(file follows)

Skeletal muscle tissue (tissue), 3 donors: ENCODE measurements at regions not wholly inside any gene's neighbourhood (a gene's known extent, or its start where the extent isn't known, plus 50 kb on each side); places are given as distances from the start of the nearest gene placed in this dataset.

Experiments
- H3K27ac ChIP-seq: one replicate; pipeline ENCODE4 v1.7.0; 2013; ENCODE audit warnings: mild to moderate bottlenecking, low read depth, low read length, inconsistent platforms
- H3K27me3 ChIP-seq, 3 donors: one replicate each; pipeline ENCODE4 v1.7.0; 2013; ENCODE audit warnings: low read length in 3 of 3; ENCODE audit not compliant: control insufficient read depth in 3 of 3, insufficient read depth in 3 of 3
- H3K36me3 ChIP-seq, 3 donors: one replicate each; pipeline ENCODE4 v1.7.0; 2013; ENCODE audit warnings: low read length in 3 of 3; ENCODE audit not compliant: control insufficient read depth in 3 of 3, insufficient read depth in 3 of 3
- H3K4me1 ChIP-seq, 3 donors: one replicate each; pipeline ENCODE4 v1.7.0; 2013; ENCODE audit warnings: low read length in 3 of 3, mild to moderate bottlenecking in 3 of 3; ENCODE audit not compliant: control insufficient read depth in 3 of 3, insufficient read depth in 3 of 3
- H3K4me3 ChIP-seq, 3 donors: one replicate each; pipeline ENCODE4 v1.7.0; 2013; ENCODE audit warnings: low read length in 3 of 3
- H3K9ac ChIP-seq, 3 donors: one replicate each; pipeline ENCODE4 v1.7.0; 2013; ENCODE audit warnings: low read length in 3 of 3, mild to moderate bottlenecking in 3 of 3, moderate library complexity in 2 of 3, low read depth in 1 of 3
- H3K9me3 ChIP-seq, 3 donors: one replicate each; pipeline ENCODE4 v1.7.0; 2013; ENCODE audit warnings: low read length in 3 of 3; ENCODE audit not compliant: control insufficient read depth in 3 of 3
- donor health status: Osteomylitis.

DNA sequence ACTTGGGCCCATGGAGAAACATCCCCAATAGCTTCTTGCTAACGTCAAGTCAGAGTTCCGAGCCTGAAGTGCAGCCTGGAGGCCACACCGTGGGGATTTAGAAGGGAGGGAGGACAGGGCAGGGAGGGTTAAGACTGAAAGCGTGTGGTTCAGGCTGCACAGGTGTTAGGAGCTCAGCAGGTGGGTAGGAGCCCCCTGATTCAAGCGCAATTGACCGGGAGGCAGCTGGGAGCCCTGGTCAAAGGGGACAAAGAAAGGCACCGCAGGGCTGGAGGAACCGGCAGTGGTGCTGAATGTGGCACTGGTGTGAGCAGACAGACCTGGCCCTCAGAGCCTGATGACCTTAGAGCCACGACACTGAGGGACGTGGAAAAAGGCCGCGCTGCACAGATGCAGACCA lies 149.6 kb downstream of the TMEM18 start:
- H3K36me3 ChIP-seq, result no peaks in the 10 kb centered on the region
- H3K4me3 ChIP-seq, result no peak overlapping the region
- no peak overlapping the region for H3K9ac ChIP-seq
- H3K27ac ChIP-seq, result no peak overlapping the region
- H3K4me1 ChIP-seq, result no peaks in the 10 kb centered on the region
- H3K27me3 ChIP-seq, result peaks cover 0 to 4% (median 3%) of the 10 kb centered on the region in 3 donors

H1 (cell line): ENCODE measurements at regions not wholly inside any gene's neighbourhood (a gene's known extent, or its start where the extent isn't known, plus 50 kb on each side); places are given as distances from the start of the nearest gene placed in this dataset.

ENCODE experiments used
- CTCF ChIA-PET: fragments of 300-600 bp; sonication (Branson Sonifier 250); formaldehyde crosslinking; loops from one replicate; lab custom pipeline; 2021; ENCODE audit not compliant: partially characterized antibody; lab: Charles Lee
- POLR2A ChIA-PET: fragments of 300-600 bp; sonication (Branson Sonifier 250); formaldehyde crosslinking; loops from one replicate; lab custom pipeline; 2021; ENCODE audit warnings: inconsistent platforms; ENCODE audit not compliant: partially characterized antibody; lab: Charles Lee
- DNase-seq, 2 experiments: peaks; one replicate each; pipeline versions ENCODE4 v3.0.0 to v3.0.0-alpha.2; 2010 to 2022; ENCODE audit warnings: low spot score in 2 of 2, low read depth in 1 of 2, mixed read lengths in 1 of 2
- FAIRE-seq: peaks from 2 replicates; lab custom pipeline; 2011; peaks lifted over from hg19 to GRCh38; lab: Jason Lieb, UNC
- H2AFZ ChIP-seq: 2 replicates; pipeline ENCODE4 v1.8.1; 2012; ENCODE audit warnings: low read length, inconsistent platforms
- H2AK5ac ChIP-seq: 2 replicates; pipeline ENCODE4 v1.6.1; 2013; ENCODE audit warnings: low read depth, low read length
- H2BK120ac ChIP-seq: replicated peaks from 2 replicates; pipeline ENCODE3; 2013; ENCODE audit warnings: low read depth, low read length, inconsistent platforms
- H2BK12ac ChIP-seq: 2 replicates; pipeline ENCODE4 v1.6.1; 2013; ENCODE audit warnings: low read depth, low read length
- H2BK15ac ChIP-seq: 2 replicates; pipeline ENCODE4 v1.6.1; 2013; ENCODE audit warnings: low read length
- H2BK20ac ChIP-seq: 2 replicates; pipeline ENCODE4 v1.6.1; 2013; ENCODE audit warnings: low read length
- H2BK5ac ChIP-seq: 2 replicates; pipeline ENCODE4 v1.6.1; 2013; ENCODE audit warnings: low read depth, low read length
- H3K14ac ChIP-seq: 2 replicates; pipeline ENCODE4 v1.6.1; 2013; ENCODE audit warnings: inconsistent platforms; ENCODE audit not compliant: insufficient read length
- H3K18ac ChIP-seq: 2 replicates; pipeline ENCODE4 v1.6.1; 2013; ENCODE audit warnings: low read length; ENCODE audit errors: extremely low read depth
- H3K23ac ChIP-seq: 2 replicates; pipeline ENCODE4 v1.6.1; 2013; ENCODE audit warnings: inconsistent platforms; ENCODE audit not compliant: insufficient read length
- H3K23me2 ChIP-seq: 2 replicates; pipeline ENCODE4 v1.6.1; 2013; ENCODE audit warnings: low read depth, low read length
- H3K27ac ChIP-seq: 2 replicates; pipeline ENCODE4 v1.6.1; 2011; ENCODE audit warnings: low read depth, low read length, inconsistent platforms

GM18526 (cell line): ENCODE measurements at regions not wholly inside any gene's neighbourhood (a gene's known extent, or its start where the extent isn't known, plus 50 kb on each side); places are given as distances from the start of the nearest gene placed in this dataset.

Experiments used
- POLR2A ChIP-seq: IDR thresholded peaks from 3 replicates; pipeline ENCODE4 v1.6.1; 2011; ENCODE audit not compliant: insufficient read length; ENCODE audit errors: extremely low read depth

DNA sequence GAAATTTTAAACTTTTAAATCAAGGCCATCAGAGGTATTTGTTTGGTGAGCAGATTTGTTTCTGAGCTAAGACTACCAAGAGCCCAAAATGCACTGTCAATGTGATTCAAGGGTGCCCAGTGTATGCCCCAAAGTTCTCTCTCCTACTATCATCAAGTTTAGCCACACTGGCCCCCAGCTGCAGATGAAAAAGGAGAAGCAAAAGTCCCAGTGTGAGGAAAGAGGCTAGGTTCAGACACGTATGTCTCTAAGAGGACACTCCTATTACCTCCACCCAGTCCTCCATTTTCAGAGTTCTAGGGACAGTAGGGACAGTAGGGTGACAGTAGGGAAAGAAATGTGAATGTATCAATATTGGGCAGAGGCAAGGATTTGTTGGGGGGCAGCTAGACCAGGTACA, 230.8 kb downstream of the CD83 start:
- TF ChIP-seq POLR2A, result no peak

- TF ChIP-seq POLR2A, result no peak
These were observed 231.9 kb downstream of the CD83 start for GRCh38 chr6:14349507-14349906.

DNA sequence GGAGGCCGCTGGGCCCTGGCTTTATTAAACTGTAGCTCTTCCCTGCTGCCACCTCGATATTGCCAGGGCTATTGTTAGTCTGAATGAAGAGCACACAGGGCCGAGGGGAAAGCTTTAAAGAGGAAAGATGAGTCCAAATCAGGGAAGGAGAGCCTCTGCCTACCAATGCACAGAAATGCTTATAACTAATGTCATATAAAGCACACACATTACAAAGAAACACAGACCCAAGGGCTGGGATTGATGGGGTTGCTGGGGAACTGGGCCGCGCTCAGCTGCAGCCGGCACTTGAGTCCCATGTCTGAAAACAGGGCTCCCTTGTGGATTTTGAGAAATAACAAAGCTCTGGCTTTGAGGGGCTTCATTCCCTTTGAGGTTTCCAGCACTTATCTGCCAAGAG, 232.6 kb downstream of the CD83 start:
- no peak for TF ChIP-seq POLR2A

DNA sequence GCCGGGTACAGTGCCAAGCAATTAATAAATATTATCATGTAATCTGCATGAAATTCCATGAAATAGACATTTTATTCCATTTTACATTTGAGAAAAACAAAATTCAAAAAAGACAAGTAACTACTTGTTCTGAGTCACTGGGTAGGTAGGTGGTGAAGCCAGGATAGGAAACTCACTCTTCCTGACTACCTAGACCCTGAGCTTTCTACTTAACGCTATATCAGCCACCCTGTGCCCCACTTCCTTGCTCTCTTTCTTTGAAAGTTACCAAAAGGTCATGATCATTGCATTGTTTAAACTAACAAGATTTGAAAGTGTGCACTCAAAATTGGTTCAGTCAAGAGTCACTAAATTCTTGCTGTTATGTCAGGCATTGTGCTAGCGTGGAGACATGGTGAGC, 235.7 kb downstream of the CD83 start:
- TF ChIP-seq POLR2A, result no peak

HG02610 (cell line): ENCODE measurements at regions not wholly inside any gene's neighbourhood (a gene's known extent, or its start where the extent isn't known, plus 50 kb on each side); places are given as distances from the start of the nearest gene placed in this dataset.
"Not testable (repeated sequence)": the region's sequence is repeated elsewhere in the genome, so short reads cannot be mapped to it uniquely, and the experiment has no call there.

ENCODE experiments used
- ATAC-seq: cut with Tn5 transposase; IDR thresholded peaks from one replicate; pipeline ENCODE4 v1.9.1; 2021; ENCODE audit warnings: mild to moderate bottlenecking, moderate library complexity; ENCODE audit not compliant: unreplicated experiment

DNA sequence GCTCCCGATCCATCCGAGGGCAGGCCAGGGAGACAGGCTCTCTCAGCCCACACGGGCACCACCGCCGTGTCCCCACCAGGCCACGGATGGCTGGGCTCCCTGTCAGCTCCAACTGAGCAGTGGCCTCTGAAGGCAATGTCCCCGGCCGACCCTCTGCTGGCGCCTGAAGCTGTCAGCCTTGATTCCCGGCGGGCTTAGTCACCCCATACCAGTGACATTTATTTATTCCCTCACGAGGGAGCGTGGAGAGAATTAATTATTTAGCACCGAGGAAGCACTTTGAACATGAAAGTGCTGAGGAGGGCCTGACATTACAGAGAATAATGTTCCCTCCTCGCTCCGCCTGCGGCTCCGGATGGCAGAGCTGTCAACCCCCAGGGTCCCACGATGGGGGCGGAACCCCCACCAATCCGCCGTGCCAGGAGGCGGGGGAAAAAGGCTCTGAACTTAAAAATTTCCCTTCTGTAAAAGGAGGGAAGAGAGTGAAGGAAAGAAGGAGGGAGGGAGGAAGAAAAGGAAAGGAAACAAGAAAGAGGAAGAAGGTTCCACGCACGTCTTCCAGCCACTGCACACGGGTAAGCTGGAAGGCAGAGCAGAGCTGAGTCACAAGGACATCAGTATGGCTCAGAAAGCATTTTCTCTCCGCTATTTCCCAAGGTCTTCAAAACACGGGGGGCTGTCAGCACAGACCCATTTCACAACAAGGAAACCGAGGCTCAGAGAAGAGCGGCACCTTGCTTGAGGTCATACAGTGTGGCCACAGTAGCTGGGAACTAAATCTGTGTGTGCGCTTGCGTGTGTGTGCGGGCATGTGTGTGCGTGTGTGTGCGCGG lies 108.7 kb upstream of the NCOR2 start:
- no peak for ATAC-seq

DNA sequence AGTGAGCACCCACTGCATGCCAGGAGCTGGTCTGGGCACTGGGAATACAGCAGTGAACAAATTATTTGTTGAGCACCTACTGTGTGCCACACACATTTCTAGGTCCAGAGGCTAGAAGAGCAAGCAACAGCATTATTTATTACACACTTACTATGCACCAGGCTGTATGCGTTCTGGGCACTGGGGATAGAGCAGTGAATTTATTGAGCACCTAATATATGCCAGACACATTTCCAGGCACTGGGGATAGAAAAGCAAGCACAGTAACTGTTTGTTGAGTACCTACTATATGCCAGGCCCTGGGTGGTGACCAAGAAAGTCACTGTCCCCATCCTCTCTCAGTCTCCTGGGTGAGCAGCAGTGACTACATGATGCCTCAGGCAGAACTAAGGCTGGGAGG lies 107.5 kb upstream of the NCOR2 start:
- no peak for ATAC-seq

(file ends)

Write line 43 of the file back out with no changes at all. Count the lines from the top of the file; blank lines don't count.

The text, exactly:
DNA sequence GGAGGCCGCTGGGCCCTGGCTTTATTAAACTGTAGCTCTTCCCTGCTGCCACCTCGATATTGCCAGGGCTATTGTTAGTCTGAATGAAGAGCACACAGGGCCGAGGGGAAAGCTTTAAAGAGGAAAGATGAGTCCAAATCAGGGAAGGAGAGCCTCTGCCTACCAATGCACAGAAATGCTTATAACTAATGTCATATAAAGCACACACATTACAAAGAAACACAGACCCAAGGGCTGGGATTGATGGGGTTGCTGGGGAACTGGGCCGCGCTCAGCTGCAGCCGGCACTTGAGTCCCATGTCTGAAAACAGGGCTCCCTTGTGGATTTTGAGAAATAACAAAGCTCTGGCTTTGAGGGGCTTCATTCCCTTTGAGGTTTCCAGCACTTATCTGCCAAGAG, 232.6 kb downstream of the CD83 start: